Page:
Women in health IT: 'There is a need for role models'

Q.:Ms. Mathieu, you are the founder of the business network Women in Digital Health. What can you tell us about the workshop that you will be organising at the HIMSS, owner of Healthcare IT News, Swiss eHealth Summit on 11 September in Bern?

A.: With this workshop, we are targeting women from the digital health sector and inviting both service providers, such as doctors and medical professionals, as well as female CIOs, CEOs and founders from the health technology sector, and employees from the pharmaceutical and medtech sectors with jobs in the field of digital solutions and innovation. At the Hotel Schweizerhof Bern, we want to discuss the specific issues of women in connection with digitisation in the healthcare sector. The aim is to explore one's own possibilities and to face the challenges posed by digitisation, especially as a woman.

Q.: How would you describe the situation of women in health or in the areas of medical and health IT?

A.: On one hand, there are more women [in this industry] than people generally think. We support these women with visibility and networking opportunities. On the other hand, there are very few women founders in the field of digital health, especially in the startup environment.

Q.: Why do you think that is?

A.: Because there are relatively few women in the health technology sector, structural framework conditions play a role in addition to individual willingness to take risks: the compatibility of career and family is no walk in the park even in Switzerland. Many women are therefore more in search of stability, and setting up a startup is generally still associated with risk. In addition, there is a need for role models, successful founders who inspire and pass on their know-how.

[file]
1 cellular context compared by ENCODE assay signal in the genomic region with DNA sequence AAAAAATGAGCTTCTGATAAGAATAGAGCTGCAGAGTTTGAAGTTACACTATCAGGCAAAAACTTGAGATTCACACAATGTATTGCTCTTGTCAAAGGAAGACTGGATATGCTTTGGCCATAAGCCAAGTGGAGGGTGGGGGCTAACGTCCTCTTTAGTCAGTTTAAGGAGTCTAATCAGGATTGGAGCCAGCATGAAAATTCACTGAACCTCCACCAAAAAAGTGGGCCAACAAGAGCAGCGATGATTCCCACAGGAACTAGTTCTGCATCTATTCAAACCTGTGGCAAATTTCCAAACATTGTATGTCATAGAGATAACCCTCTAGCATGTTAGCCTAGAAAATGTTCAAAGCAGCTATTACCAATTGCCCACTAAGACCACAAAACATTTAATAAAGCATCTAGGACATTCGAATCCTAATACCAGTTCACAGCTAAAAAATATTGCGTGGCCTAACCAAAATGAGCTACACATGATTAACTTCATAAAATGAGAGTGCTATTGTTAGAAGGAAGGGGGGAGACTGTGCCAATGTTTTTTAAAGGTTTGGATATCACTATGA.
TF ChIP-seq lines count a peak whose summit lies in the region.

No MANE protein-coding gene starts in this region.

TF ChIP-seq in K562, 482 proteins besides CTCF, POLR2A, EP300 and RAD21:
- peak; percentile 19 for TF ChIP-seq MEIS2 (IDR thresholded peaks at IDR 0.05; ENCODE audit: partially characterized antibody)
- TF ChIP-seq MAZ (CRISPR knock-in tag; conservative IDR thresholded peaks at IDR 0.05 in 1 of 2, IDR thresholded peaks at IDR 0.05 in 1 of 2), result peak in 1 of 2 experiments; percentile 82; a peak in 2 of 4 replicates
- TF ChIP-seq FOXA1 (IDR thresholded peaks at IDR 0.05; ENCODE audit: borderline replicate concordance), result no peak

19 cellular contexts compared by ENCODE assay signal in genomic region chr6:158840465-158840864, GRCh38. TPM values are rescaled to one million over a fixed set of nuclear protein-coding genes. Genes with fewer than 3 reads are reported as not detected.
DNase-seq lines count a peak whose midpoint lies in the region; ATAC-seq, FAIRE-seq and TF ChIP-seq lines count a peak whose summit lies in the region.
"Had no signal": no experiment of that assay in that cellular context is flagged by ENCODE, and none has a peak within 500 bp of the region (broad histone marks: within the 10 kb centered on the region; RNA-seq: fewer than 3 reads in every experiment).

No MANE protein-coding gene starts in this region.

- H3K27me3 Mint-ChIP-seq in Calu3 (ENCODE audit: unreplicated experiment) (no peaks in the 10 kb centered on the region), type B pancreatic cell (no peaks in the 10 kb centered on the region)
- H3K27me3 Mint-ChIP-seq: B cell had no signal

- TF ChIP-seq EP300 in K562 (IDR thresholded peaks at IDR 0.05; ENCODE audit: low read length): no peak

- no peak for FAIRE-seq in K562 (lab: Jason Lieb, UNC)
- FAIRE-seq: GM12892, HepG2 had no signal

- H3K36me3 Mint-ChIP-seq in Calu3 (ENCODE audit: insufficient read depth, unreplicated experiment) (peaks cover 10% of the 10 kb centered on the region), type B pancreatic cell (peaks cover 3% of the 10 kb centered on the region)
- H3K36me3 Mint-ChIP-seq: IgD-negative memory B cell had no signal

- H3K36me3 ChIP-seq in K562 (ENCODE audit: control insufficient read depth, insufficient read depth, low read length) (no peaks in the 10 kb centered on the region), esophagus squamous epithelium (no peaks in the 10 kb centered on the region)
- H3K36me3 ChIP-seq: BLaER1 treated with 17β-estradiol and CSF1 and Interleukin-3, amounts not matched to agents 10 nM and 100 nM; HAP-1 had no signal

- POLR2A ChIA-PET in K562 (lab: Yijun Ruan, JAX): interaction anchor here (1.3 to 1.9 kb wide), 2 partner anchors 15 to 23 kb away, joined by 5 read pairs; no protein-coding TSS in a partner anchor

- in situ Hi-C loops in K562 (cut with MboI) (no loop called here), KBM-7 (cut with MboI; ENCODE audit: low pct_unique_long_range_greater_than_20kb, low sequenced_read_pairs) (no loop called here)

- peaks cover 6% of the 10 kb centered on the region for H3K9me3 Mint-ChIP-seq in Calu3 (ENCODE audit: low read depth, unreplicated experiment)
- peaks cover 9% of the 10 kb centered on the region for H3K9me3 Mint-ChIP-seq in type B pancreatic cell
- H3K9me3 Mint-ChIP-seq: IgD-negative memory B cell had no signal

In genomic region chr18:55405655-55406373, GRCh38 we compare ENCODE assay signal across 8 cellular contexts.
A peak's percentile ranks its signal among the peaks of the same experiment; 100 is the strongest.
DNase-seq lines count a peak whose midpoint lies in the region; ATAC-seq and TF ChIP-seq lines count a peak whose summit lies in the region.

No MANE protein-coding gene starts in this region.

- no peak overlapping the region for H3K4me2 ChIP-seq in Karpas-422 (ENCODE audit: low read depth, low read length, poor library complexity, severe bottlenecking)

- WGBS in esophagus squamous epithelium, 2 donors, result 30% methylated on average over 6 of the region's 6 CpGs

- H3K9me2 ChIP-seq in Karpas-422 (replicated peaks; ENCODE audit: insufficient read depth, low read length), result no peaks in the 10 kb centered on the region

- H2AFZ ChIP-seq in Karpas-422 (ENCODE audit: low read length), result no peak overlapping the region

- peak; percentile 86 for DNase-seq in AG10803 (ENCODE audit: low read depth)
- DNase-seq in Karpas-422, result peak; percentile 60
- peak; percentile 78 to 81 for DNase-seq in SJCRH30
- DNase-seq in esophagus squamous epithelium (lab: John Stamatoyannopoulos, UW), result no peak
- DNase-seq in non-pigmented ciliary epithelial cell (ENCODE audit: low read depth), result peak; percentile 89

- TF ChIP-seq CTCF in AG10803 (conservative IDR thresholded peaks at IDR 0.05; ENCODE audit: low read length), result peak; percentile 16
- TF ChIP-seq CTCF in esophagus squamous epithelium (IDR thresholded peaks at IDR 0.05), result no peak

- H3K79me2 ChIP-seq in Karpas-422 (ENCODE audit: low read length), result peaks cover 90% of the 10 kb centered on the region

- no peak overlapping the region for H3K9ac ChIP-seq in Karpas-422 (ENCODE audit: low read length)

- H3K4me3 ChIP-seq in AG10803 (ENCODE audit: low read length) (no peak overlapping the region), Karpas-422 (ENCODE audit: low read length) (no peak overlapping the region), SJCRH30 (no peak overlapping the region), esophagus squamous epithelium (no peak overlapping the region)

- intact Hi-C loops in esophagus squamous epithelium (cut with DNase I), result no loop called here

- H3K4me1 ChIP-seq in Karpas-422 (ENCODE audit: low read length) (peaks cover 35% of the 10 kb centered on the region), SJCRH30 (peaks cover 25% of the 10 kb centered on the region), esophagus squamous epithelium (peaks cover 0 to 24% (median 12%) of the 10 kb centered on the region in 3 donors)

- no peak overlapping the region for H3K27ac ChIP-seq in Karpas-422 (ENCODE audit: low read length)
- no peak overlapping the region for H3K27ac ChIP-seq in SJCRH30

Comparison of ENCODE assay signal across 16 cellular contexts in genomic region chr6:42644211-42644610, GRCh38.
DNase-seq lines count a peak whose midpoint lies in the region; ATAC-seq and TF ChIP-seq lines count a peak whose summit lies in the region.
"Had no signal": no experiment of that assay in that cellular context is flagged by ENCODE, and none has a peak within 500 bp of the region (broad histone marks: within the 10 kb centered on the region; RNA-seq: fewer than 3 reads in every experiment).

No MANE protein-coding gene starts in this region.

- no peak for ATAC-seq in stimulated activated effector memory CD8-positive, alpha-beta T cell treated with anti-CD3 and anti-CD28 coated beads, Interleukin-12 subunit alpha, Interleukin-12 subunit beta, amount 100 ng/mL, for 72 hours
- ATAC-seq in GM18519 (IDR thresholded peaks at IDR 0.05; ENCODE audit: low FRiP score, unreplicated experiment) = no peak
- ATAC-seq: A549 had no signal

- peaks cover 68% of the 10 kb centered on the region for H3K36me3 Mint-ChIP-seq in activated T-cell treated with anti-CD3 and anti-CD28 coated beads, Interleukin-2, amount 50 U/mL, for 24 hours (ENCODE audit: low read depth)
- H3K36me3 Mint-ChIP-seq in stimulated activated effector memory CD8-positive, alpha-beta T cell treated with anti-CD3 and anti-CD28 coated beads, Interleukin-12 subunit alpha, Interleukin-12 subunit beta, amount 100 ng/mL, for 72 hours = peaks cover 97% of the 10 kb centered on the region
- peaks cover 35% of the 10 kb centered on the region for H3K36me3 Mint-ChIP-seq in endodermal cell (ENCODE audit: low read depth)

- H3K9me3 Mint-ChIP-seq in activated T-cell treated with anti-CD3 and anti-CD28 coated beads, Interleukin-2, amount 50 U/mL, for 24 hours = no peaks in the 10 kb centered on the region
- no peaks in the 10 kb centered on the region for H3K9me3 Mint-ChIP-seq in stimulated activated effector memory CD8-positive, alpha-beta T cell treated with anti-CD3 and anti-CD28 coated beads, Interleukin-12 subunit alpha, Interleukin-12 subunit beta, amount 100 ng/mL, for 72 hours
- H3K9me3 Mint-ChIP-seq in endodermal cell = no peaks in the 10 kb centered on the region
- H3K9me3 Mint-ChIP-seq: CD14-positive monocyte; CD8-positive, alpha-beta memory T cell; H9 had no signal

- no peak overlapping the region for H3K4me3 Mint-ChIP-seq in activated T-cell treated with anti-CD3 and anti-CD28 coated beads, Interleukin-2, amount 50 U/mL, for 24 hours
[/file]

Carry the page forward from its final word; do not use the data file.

Q.:What can women in the digital health sector in particular contribute?

A.: Not only the view of the other half of the world's population, but a holistic view in general. Creativity, intrinsic motivation, empathy, but also technical know-how are required. Of course, this is difficult to generalise, every person, regardless of gender, has his or her own strengths – but fundamentally we need lived diversity and a real engagement with the target group to improve the final results – whether it is a product, an app or an idea…

Q.:How can the proportion of women in the health IT industry be increased?

A.: For example through role models. But also by pointing out different possibilities and career paths and pushing women to take action against comfort and a possible Impostor syndrome: because many women have self-doubt regarding their own abilities, achievements and successes. We can do this by helping them to see and demonstrate their own self-efficacy, by stimulating networking and creating opportunities together, by working on public appearances and by raising basic awareness of the issue.

Anna Engberg is a Wiesbaden-based freelance journalist specialising in health and technology. The workshop "The X-Factor: Challenges of digitisation and how women can contribute to it" will take place as part of the upcoming Swiss eHealth Summit 2019 on 11 September in Bern, Switzerland. Healthcare IT News is a HIMSS Media publication.

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